Loneliness a silent epidemic?

15 Jan 2016

Loneliness – a silent epidemic?

This was the question raised in the BBC’s recent programme ‘The Age of Loneliness’ (BBC1, Thursday 7 January, 2016)

Sonia says :

From Dorothy in her 80s and widowed after 58 years to New Zealand Carly who is 30 and living away from home because of work, the recurring theme was that we can be busy but a single household or a life without companionship is an empty one. As Dorothy put it – ‘loneliness – you can’t see it, you can’t touch it and you can’t smell it – you can only feel it.’

The reasons why today people feel more lonely than ever before are complex and of course dependent upon life circumstances but there were some common themes that if we were teaching life skills to young people could be key in making lives more fulfilling and rich.

Whilst there are some people who thrive on solitude, I believe these are few and far between. We may like our own company but that is not the same as having no other human interaction from one day to the next. Just being at work and with people doesn’t necessarily give us that either. For most people it’s our personal connections that have meaning, and one of the key messages in the documentary was that whilst social media and the internet can widen our worlds they can also minimalise real human contact and make it harder to meet people that we can connect with and build relationships.

If loneliness is really, as the programme contends, now a public health issue then organisations like Jewish Care are well placed to address this on so many levels, and I believe, already have started to do so.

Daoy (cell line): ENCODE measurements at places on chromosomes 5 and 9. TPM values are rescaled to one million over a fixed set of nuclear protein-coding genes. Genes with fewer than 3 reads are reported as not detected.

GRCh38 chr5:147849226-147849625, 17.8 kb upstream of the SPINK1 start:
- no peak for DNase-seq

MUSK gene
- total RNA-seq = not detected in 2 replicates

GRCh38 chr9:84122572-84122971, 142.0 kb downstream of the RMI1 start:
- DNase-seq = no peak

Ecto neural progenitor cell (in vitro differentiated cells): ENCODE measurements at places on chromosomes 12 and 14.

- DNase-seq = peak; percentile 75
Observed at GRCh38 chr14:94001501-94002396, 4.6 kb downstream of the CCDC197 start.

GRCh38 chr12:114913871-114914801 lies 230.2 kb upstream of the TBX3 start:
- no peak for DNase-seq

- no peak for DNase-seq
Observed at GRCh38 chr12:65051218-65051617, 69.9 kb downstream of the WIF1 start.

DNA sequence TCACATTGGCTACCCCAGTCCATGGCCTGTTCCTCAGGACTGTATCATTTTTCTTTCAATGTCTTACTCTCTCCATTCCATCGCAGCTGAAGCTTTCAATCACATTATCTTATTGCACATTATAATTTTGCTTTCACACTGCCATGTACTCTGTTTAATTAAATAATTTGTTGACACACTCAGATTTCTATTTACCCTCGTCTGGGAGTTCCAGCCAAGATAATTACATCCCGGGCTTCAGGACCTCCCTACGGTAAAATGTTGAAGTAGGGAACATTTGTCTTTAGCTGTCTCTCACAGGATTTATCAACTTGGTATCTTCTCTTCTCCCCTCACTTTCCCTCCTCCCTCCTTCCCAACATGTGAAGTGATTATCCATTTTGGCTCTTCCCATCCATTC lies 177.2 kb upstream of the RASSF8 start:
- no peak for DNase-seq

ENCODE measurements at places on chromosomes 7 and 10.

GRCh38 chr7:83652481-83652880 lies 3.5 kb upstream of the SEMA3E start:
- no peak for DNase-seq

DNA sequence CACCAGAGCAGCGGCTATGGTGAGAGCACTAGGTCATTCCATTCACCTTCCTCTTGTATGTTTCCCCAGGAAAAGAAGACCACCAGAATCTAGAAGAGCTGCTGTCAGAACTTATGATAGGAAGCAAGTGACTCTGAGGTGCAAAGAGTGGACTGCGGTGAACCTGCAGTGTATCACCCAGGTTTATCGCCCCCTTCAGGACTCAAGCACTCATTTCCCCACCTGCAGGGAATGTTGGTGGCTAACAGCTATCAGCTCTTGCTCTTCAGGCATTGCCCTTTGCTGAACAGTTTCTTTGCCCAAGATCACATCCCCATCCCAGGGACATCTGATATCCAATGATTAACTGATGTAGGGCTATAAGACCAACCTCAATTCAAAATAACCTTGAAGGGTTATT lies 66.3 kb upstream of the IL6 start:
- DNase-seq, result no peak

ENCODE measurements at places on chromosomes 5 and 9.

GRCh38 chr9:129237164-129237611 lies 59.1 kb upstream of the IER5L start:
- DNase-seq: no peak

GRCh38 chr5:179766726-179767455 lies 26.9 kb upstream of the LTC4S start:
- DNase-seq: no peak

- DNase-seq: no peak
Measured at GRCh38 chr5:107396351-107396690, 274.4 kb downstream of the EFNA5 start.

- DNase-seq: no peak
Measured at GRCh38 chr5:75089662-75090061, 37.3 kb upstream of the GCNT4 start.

Our meaningful lives strategy is premised on the idea that providing a service is not enough if the person receiving that service does not feel it enhances their life or indeed their day.

We have learnt that our independent living facilities need to be more than lovely homes but need to enable people to interact with each other and find neighbours that they can share activity with, from scrabble to Shabbat.

Our volunteering strategy recognises that to volunteer is not just of benefit to those receiving the service but for many volunteers (of all ages) is a way to connect to a local community, have a purpose in their lives, and have someone who needs them – it can build confidence and self-esteem and be the start of quality relationships between volunteers and those using our services. We see this so clearly in our supportive communities’ programme where people come together in someone’s home for tea and create friendships that encourage them do more together outside of the tea party.

Society it seems has lost the art of neighbourliness and so it seems we need educating in its values and benefits. We seem also to have lost the notion that we can all be valuable citizens with so much to give, whatever our age or circumstances. Most importantly though we seem to have lost the art of communication – especially when we see a young mum on television so desperate for an adult conversation she goes to the supermarket everyday just to talk with the cashier so that she has another adult to speak with. Technology is great so long as it does not prevent us from ever having another human interaction.

I grew up in a household of 9. There was always someone to talk to, and often nowhere to hide, but was reminded of its positives when Dorothy (who died alone since the programme was made) told us a ‘happy home is a house full of people’.

We all live busy lives, we all meet people every day but often make no connection to them – how much better would our lives be if we just took a minute to consider how we could make someone else’s life a little less lonely, be they a family member or a stranger?

Sonia Douek is Head of community development at Jewish Care and is the lead for equalities within the organisation.  Over 19 years, she has overseen a number of areas in the organisation including; development of services for carers, volunteering and leading on a community response to ageing well in the Jewish community. 

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